,Federal Reserve Chairman Jerome Powell takes his seat to testify before a Senate Banking, Housing and Urban Affairs Committee hearing on “The Semiannual Monetary Policy Report to the Congress” on Capitol Hill in Washington, U.S., July 15, 2021. REUTERS/Kevin Lamarque
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WASHINGTON: U.S. Treasury Secretary Janet Yellen has told senior White House advisers that she supports reappointing Jerome Powell as Federal Reserve chair, according to people familiar with the matter, a move that greatly increases his chance for a second term.
President Joe Biden hasn’t made a decision yet and is likely to make his choice around Labor Day, the people said. Keeping someone viewed by Wall Street as a trusted policy maker in charge of the world’s most powerful central bank would send a signal of continuity as the economy recovers from the pandemic.
With Powell’s four-year term ending in February, the White House has been casting a wide net for possible candidates, according to people familiar with the deliberations. Advisers have been examining the public speeches and comments of potential contenders to consider, paying special attention to views on the labor market, they said.
But uncertainty over the economic impact of a surge in coronavirus cases fueled by the delta variant may trigger more caution about changing the leadership at the Fed, two of the people said. All of the people spoke on condition of anonymity to discuss a personnel matter, and the White House and Treasury Department declined to comment.
Yellen’s backing gives Powell an enormous boost: Her almost two decades of experience at the Fed, including four years at its helm, make her counsel to Biden valuable. She also has experience working directly with Powell, who served as a governor at the Fed from 2012 until being elevated to the chair in 2018 when then President Donald Trump passed over Yellen for her own second term.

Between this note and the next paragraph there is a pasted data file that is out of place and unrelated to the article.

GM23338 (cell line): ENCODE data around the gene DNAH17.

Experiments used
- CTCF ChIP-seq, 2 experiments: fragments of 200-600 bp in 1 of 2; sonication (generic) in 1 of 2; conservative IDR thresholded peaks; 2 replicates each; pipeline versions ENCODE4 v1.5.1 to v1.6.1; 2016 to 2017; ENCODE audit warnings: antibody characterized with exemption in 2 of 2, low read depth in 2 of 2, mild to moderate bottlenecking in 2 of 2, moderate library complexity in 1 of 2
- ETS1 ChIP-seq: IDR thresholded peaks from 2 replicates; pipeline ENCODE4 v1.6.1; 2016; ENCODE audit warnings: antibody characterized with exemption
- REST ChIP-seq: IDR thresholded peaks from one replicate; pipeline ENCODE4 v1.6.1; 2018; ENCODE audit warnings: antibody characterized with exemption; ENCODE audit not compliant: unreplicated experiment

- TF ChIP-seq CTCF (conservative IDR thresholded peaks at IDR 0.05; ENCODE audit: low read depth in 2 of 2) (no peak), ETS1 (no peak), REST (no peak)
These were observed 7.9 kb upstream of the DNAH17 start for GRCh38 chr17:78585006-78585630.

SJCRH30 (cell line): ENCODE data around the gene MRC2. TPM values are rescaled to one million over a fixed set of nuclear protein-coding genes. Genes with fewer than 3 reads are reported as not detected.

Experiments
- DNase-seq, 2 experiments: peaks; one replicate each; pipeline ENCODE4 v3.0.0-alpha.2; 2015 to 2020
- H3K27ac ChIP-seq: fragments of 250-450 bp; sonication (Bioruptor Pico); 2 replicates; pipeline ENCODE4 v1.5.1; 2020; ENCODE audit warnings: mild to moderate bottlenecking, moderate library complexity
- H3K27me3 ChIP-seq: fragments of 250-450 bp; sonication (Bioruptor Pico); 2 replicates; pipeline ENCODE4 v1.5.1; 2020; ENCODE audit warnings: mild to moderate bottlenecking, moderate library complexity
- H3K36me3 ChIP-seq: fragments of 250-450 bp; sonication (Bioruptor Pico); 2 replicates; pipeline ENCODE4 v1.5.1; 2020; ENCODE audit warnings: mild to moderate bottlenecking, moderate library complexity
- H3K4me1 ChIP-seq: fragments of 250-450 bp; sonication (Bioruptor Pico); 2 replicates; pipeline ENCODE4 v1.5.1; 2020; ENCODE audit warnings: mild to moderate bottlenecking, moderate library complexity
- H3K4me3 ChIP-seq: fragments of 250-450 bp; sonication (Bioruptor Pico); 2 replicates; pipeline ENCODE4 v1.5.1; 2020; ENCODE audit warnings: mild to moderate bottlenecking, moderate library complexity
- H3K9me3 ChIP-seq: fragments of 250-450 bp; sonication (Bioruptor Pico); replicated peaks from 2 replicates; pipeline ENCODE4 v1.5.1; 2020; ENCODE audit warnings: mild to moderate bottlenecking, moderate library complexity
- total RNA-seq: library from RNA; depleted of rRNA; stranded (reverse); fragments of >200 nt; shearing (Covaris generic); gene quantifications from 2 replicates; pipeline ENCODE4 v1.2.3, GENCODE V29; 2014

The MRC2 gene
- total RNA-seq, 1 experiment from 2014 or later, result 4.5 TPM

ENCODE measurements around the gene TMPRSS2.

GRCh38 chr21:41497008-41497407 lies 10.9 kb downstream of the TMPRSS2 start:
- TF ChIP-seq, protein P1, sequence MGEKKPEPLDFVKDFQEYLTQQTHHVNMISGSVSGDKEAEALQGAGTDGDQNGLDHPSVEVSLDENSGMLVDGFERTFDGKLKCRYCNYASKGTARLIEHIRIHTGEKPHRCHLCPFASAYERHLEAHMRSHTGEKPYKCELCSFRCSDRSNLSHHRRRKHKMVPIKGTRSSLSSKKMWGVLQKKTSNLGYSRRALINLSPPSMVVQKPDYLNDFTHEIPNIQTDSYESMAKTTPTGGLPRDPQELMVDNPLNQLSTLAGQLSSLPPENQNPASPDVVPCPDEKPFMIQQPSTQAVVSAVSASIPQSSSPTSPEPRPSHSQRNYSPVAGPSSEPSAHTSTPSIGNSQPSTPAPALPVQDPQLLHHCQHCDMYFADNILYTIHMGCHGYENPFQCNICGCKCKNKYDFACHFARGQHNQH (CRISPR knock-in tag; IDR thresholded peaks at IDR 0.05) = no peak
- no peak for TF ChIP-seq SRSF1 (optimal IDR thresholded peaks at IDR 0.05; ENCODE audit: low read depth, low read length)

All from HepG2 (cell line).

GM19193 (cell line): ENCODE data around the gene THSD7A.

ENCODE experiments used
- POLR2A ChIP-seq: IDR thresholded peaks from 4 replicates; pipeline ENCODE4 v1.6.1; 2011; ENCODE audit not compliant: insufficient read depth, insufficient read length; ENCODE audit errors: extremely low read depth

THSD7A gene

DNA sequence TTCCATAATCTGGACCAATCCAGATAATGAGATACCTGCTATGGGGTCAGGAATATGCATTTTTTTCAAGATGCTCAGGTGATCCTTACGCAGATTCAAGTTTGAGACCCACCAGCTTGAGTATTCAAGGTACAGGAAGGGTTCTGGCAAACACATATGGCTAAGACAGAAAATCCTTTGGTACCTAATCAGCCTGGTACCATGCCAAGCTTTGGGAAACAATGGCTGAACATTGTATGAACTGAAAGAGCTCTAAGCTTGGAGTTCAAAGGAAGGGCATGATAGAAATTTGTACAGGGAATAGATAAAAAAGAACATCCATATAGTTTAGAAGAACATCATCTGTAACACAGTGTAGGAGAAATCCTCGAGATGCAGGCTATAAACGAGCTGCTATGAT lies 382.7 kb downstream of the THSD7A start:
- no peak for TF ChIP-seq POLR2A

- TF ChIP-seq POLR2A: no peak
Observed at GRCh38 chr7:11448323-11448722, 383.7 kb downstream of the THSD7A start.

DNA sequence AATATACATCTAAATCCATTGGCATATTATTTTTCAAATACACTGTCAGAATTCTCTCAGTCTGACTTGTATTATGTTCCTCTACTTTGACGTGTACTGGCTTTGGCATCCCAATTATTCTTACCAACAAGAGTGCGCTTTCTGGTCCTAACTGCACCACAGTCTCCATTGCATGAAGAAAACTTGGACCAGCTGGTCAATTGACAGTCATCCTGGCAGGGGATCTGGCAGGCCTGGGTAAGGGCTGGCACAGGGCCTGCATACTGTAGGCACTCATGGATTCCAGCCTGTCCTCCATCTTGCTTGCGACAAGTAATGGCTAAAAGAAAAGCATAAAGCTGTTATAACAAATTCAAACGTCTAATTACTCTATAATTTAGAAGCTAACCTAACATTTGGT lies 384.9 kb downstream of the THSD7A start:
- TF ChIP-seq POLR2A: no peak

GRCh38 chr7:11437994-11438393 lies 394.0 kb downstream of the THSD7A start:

For Powell and his backers, including Republican lawmakers and many on Wall Street who view him as a steady pair of hands, Yellen’s support comes at an important time. Powell will deliver a much-anticipated speech on Friday at the Kansas City Fed’s annual Jackson Hole symposium, possibly signaling when and how the central bank is likely to begin withdrawing some of its extraordinary support for the economy.
The virus surge in the U.S. is adding uncertainty as the Fed plots its monetary policy path. While interest rates are expected to remain near zero at least well into next year, several Fed officials have indicated eagerness to begin reducing the size of monthly bond purchases this year. Powell has promised to avoid surprising markets with that eventual move.
While many senior Democrats have praised Powell, unified Democratic support isn’t a foregone conclusion. Senators Sherrod Brown and Elizabeth Warren have declined to say whether they would back him for another term, with both criticizing Powell’s handling of financial regulations on issues like bank-stock buybacks.